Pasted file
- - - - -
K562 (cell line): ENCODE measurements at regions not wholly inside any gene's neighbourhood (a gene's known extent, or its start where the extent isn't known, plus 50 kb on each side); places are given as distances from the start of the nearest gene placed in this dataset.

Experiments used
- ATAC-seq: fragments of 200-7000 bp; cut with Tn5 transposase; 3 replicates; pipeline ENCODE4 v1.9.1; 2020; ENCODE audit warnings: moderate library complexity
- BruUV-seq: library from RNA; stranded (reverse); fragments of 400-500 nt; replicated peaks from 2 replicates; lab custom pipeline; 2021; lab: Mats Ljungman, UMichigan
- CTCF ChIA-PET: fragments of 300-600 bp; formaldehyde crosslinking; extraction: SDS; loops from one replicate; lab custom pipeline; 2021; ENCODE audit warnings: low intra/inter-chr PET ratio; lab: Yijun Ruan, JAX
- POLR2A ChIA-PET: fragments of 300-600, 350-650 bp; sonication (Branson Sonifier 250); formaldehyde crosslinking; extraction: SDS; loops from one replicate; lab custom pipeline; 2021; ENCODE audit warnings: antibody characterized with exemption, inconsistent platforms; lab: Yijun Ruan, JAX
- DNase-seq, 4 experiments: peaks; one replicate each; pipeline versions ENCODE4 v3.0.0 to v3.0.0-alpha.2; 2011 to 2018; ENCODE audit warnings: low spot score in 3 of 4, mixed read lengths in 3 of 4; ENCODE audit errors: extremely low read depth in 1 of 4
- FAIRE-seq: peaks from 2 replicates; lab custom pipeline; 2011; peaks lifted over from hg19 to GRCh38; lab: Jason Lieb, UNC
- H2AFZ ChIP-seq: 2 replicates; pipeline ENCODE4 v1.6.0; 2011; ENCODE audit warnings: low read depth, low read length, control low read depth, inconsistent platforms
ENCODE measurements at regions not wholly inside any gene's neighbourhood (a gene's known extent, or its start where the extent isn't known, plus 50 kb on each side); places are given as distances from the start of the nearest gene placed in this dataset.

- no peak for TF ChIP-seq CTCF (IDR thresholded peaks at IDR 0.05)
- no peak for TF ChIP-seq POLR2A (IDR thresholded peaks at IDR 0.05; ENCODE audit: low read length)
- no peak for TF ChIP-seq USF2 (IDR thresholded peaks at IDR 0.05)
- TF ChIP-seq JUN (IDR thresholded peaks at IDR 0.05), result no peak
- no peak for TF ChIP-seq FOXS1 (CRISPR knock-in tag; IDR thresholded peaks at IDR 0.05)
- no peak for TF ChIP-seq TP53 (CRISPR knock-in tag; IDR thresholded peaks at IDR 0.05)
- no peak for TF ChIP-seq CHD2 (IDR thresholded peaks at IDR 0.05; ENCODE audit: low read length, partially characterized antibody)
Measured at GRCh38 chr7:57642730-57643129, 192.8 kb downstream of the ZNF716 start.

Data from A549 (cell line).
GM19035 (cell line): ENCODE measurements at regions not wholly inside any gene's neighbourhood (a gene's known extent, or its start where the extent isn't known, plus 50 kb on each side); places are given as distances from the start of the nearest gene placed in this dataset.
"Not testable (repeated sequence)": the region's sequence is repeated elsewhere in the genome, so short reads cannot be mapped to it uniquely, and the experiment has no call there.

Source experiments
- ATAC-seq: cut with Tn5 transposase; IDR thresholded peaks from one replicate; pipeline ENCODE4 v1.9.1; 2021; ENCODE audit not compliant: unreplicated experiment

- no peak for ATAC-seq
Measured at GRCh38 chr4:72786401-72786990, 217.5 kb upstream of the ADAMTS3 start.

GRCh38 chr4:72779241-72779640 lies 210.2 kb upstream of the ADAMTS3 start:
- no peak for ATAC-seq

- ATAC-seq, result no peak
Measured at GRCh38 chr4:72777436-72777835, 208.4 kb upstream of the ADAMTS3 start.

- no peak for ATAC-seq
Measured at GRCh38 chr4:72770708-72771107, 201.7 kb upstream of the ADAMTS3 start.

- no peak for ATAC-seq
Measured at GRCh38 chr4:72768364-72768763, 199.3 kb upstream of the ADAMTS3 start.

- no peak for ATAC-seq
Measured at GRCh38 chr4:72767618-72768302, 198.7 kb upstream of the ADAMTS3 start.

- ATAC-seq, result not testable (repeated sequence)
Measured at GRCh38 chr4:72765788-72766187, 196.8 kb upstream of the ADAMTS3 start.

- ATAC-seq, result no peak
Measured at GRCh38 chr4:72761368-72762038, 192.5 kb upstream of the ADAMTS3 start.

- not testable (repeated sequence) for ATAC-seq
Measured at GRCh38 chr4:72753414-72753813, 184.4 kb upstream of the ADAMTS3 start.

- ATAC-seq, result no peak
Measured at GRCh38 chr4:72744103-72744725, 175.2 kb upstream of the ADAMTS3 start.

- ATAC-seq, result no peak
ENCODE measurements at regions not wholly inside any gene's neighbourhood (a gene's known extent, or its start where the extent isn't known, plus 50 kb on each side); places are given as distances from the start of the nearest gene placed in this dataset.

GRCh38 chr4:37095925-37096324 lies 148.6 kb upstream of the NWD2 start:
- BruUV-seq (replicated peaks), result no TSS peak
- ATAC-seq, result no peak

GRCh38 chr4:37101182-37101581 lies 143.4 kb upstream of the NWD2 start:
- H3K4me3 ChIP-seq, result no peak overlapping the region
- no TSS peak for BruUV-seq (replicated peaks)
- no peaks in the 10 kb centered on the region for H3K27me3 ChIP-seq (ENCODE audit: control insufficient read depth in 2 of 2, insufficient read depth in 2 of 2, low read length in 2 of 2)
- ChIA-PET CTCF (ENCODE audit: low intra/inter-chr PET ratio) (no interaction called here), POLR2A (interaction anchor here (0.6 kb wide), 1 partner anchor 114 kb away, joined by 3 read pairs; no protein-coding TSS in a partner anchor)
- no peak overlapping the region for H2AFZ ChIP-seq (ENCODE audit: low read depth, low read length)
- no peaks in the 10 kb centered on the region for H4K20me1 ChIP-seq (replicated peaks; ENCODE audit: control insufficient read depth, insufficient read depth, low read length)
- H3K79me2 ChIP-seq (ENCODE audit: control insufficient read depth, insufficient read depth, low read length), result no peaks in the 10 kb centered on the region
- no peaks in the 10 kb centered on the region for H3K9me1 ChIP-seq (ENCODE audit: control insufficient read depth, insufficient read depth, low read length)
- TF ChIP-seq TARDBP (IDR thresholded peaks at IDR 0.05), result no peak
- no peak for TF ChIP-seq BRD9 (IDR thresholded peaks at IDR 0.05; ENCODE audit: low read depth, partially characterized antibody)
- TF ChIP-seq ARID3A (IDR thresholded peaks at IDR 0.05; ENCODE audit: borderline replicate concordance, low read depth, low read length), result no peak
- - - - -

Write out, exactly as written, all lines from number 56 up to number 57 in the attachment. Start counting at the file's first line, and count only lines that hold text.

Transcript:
- H3K79me2 ChIP-seq (ENCODE audit: control insufficient read depth, insufficient read depth, low read length), result no peaks in the 10 kb centered on the region
- no peaks in the 10 kb centered on the region for H3K9me1 ChIP-seq (ENCODE audit: control insufficient read depth, insufficient read depth, low read length)